From nursery rhyme to Baudelaire, the birdwatcher and the poet spot literature’s finest flights of fancy
Listen up … A wandering albatross tests the air on a clifftop near Auckland, New Zealand.
As well as being one of Britain’s most popular and acclaimed poets, Simon Armitage is also a dramatist, novelist, broadcaster and the winner of an Ivor Novello award for his song lyrics to the Channel 4 film Feltham Sings. His nine poetry collections include The Universal Home Doctor and Travelling Songs. Tim Dee is a BBC radio producer based in Bristol. He is the author of The Running Sky, a memoir of his birdwatching life.
The Poetry of Birds is their new – ornithologically ordered – anthology of the best bird poems, newly published by Penguin.
“If we are to continue to live with birds about us we need bird poems as much as the RSPB,” writes Tim Dee. “Birdwatchers don’t necessarily make good poets but the best bird poems are steeped in observation and detail which promote their authors to among the very best watchers of birds. Since the beginnings of English poetry poets have been drawn to birds. The fleeting bewitching quality of birds’ flight and song have been mainstays of poetry ever since. And despite depleted numbers and the loss of house sparrows and cuckoos and many other species, birds continue to populate poetry in a noisy and colourful conversation with the wild. Long may they do so.”
Tim Dee’s choices
The Windhover by Gerard Manley Hopkins. A poem that enacts as well as describes, as if Hopkins were channelling a kestrel hovering 100ft up in the wind; it is mind-blowing no matter how many times you read it.
The Heron by Paul Farley. In which a heron taking flight is compared, decisively and brilliantly, to a grumpy old man getting up to buy a packet of cigarettes; perfect pastoral poetry for today.
The Wren by Norman Nicholson. A beautifully observed poem about a male wren building an unwanted nest; it is ornithologically accurate but also a heartbreaking elegy for Nicholson’s father and the male of the species in general.
Sing a Song of Sixpence. The “blackbirds” of the nursery rhyme might be rooks, they make very tasty pies; but regardless of the birds or their end, the poem celebrates the deep and continuing entanglement of birds and people at all levels of life.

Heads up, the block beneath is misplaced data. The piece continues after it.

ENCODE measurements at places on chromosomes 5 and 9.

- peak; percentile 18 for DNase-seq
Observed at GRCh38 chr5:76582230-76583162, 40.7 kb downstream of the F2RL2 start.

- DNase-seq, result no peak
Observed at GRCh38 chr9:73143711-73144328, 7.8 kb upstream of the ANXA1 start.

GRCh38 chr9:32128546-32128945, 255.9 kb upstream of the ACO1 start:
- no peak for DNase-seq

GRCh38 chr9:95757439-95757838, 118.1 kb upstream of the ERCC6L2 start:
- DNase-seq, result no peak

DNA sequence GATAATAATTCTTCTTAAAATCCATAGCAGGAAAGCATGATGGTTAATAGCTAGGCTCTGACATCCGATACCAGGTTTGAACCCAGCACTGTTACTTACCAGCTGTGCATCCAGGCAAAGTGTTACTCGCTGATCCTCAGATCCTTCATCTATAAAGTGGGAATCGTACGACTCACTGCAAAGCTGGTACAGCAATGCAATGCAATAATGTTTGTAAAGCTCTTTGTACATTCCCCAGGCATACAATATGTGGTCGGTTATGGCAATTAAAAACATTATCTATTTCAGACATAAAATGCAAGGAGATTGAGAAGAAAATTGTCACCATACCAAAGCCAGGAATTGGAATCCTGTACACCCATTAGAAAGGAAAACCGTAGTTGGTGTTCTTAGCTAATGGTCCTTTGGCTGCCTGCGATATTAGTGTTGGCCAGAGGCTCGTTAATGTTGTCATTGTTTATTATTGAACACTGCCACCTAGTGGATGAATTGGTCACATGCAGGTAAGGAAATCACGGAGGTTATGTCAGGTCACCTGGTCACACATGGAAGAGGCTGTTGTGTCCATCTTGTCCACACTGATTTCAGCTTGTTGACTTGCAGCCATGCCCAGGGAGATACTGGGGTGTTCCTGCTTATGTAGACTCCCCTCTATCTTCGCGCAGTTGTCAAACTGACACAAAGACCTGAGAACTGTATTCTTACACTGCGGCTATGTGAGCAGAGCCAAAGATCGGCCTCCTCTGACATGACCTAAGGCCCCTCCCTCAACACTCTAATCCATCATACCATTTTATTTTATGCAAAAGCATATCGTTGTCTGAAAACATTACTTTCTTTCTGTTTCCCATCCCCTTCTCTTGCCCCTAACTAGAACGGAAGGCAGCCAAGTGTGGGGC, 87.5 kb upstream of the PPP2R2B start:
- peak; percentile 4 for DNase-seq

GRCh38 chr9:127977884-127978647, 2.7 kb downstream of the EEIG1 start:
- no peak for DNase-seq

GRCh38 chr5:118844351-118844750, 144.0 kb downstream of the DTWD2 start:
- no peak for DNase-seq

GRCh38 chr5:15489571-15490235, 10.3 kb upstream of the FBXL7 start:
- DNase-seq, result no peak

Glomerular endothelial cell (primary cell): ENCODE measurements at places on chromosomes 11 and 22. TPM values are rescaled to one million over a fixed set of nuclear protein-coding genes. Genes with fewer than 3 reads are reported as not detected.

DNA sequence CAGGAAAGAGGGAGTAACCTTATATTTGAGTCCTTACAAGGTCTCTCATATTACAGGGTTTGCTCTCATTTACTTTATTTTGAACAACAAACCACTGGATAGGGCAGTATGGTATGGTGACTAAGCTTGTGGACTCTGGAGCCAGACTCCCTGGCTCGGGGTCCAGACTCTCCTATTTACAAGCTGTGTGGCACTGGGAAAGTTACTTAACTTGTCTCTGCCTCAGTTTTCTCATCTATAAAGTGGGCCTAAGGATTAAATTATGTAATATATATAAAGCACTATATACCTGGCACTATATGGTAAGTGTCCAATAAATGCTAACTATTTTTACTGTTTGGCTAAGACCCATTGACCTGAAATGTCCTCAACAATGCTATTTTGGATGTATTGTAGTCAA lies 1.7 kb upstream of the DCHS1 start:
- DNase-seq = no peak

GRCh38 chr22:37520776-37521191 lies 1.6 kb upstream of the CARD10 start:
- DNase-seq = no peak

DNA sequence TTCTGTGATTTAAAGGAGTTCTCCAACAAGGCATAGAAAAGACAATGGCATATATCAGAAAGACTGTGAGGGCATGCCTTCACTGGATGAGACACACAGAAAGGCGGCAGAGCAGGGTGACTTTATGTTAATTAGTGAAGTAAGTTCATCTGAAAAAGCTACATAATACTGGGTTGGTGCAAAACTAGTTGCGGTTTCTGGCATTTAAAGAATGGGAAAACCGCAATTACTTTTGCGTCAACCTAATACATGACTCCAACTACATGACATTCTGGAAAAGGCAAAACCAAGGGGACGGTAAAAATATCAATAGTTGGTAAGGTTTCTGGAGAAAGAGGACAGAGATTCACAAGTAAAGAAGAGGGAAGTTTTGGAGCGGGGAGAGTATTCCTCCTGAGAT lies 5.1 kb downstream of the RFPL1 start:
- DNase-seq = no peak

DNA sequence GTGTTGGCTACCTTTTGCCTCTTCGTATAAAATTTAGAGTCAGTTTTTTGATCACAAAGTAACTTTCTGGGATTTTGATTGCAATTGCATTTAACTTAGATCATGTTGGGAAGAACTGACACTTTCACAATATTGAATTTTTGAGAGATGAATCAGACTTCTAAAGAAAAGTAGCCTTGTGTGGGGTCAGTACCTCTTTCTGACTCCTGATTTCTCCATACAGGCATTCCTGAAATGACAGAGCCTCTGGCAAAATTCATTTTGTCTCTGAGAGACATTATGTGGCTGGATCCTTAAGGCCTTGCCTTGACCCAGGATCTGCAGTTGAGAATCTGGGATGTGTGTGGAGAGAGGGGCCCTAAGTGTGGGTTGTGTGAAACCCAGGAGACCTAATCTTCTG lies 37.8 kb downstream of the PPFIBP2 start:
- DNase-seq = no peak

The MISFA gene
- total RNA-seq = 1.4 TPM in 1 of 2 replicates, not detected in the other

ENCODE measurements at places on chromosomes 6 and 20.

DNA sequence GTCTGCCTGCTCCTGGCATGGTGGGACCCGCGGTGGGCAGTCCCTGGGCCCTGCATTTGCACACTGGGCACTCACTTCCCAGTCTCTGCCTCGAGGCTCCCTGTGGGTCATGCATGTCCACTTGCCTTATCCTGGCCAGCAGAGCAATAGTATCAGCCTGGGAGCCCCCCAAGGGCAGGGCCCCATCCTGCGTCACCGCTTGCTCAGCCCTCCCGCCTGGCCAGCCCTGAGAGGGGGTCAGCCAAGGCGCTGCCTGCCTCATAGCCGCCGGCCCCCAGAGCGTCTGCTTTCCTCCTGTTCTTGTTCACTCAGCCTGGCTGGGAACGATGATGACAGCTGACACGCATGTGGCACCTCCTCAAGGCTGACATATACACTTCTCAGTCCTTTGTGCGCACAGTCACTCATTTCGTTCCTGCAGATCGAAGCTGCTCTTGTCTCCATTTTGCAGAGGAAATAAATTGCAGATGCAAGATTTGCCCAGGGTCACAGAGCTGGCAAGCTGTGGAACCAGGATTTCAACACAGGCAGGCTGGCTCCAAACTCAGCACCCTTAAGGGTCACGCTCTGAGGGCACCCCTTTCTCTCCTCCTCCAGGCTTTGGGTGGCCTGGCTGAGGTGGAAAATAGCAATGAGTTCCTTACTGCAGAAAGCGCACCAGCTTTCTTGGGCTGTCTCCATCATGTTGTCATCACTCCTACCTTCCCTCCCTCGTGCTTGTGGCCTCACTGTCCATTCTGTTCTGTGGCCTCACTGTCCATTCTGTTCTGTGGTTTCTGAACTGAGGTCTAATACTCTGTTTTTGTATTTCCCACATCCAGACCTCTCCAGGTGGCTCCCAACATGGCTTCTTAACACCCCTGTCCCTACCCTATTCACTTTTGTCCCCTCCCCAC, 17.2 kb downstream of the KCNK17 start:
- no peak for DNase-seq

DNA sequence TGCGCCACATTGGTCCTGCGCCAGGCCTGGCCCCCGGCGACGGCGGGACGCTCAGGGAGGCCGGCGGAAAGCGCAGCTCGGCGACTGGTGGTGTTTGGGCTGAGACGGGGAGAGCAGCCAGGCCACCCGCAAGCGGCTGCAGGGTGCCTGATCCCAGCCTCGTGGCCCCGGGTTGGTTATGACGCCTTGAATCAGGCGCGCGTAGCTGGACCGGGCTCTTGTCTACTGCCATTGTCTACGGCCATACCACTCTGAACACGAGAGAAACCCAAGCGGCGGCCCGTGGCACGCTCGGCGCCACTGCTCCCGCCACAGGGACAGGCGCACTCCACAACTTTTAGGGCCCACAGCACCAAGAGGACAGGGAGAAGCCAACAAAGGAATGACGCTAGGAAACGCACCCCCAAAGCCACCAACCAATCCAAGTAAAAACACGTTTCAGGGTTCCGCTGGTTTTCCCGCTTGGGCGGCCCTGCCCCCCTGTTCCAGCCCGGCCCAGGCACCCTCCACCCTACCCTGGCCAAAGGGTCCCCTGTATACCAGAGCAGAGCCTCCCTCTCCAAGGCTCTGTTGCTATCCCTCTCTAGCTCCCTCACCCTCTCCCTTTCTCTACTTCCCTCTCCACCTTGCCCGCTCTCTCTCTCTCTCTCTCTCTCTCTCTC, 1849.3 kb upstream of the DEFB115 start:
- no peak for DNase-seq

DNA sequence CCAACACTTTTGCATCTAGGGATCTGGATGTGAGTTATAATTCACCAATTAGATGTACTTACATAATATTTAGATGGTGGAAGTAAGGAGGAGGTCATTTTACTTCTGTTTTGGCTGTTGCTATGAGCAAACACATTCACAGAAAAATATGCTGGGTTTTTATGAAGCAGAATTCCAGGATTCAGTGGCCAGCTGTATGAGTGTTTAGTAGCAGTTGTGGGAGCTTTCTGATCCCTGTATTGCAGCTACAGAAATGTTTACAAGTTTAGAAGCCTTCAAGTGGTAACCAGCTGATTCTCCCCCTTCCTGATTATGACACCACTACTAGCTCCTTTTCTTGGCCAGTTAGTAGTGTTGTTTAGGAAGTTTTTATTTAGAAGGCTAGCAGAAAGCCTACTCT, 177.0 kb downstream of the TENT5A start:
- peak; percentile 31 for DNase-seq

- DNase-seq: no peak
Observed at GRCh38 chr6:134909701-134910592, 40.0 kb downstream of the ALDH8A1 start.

The Yellowhammer’s Nest by John Clare. A birder’s poem: Clare’s description is pin sharp and indistinguishable from the lofty text of The Handbook of British Birds. He was a consummate nest finder and put his field-notes into poems and described more birds in them than any other poet before or since. Surely the greatest bird poet in the language.
Simon Armitage’s choices
The Albatross by Charles Baudelaire. A grand lofty poem by a grand lofty poet, it has a thumping confidence in its assertion that bird and poet are of the same species.
Leda and the Swan by WB Yeats. A poem of brutality and wild beauty. I’ve always given swans a wide birth since reading this poem at school.
Cock-Crows by Ted Hughes. Hughes is one of the great bird poets. This is an orgiastic firework display of common hens calling to the dawn, as seen from the height of the hill.
The Exposed Nest by Robert Frost. The lines “We saw the risk we took in doing good,/but dared not spare to do the best we could/though harm should come of it” stay with me. It’s about covering up an exposed bird’s nest, but it could be about Iraq, Afghanistan …
Curlew by Gillian Clarke. Wonderfully observed and described. One of those classic bird poems in which the bird appears to offer huge significance to our life and our world (without, presumably, any intention or knowledge of doing so!)
Full article and photo: http://www.guardian.co.uk/books/2009/nov/18/simon-armitage-tim-dee-bird-poems